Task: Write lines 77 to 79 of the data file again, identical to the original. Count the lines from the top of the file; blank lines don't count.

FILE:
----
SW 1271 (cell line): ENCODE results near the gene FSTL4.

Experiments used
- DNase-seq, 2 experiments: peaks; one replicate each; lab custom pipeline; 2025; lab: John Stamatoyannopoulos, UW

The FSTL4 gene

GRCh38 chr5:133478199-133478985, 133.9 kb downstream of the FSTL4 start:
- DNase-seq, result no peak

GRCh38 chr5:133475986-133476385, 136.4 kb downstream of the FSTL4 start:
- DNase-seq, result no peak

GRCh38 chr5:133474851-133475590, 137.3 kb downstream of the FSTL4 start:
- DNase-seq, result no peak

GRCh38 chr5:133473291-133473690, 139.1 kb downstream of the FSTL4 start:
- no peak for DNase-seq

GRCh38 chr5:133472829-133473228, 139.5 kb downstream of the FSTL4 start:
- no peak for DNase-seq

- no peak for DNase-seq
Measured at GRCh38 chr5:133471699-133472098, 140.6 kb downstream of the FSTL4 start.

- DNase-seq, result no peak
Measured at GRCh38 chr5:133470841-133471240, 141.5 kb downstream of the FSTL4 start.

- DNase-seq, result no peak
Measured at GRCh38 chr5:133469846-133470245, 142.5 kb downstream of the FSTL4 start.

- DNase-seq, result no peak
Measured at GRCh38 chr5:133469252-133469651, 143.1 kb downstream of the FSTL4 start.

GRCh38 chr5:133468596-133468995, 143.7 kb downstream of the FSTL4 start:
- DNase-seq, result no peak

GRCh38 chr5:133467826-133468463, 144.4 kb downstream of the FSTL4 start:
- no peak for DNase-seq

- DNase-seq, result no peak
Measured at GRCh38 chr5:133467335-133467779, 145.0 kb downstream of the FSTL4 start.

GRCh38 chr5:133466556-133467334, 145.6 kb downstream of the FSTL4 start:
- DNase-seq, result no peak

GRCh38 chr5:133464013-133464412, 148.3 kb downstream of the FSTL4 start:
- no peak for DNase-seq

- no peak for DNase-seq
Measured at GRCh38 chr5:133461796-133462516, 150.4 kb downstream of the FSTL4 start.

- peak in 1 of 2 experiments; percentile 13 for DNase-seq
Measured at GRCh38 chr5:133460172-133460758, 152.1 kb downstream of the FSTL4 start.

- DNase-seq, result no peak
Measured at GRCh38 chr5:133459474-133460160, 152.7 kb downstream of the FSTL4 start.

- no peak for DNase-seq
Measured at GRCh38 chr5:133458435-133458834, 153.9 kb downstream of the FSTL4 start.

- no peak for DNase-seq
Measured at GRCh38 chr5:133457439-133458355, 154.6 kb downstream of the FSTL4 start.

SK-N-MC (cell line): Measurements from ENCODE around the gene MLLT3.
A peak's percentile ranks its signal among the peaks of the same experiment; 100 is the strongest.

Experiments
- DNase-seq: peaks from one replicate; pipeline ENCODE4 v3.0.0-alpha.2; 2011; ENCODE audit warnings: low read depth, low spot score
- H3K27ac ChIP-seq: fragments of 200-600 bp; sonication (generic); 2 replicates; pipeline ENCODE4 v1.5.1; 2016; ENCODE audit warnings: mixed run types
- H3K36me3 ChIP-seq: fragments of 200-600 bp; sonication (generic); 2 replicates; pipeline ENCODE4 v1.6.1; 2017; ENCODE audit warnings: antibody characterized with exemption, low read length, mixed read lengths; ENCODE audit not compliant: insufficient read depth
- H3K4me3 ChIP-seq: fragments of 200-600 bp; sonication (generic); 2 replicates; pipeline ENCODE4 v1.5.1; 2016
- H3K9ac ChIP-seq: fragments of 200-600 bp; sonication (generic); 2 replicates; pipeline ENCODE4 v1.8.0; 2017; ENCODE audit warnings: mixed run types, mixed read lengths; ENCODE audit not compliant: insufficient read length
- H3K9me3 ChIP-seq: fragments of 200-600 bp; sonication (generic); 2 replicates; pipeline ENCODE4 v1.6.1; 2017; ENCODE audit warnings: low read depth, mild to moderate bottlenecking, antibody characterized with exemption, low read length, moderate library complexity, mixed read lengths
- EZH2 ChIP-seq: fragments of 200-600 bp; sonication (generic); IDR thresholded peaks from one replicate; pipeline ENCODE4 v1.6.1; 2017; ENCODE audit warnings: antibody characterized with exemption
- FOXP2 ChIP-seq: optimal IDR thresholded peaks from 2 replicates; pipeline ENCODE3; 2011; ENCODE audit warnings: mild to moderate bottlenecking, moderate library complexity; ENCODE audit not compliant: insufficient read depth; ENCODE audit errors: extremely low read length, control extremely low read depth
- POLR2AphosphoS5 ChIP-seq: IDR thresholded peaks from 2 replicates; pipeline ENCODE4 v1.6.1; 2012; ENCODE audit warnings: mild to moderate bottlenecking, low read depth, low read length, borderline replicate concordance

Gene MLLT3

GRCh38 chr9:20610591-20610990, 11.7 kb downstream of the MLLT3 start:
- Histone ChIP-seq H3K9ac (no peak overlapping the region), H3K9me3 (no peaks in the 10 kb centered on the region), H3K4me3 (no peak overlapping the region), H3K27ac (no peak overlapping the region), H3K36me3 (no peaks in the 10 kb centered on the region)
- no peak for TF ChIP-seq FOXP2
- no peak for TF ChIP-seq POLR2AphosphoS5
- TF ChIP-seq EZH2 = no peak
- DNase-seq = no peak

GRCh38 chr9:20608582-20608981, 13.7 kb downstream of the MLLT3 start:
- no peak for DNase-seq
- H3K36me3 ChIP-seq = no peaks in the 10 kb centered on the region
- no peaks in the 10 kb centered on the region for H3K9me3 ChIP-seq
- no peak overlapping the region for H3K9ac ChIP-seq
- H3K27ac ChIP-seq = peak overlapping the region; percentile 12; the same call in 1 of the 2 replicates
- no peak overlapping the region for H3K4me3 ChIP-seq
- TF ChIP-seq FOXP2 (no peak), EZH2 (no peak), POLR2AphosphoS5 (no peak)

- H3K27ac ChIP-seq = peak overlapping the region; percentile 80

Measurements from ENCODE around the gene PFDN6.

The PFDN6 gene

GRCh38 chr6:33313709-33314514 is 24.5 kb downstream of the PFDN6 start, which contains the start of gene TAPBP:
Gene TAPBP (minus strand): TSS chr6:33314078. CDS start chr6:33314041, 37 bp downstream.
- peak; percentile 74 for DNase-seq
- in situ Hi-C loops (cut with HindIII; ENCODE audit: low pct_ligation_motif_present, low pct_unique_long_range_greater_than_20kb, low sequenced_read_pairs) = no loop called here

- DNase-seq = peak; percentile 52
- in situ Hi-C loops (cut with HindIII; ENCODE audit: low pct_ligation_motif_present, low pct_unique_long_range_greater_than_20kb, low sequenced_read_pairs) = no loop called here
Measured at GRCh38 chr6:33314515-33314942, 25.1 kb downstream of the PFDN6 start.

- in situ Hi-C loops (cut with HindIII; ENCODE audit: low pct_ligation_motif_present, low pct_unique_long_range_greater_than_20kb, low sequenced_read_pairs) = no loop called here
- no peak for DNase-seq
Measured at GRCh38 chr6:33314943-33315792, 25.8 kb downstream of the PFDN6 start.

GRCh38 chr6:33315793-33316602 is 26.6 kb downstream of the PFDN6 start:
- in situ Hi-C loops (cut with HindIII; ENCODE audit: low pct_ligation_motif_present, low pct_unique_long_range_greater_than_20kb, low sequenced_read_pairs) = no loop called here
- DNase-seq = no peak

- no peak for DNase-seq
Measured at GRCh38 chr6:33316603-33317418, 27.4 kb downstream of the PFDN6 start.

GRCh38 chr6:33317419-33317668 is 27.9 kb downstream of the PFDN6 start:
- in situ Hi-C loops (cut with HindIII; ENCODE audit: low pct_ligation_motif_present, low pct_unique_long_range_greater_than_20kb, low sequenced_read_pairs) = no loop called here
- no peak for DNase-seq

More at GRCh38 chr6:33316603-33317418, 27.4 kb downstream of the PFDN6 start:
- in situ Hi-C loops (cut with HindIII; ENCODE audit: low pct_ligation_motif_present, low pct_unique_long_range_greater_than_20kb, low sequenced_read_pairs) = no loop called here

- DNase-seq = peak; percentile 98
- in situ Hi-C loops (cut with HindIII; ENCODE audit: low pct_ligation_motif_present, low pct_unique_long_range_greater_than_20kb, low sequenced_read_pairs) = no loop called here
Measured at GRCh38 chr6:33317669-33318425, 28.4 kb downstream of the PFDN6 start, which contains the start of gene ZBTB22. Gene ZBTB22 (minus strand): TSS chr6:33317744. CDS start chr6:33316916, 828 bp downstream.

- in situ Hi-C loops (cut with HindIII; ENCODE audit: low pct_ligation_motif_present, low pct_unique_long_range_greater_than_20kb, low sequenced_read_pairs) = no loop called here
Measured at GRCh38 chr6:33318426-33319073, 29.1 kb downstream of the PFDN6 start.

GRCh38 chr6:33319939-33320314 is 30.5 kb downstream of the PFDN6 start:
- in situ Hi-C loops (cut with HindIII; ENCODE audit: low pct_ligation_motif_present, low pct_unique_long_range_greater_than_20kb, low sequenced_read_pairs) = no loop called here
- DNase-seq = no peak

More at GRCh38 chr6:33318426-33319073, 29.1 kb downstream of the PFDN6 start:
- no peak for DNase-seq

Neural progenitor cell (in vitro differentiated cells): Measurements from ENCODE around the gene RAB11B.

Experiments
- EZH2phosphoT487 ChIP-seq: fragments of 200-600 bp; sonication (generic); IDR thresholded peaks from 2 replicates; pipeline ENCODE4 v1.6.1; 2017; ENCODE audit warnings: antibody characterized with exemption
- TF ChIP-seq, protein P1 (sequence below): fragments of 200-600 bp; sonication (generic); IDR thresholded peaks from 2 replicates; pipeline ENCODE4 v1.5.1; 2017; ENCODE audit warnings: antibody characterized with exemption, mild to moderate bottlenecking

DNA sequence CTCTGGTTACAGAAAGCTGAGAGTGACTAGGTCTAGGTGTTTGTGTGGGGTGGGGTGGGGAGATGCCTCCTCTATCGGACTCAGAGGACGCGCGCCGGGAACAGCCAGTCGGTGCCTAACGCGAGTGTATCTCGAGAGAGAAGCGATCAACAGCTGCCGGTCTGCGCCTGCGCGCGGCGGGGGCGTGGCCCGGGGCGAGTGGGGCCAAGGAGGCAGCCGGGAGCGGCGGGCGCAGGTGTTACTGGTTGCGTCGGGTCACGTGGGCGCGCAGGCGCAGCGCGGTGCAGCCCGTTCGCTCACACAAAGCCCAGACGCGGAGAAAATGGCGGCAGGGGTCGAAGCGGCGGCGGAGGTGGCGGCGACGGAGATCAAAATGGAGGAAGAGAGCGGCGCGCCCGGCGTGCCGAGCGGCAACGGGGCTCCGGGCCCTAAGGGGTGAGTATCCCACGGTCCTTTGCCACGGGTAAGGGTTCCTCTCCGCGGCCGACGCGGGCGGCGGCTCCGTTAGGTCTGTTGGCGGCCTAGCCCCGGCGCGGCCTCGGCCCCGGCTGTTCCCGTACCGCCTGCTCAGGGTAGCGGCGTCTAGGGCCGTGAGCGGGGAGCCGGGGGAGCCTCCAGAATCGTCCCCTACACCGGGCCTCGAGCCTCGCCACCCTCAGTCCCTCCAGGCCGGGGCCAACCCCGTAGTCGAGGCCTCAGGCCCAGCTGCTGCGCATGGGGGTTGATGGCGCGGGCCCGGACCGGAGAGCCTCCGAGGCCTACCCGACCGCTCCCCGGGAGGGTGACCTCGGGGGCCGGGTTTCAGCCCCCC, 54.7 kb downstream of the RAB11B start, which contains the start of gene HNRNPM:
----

- DNase-seq = peak; percentile 52
- in situ Hi-C loops (cut with HindIII; ENCODE audit: low pct_ligation_motif_present, low pct_unique_long_range_greater_than_20kb, low sequenced_read_pairs) = no loop called here
Measured at GRCh38 chr6:33314515-33314942, 25.1 kb downstream of the PFDN6 start.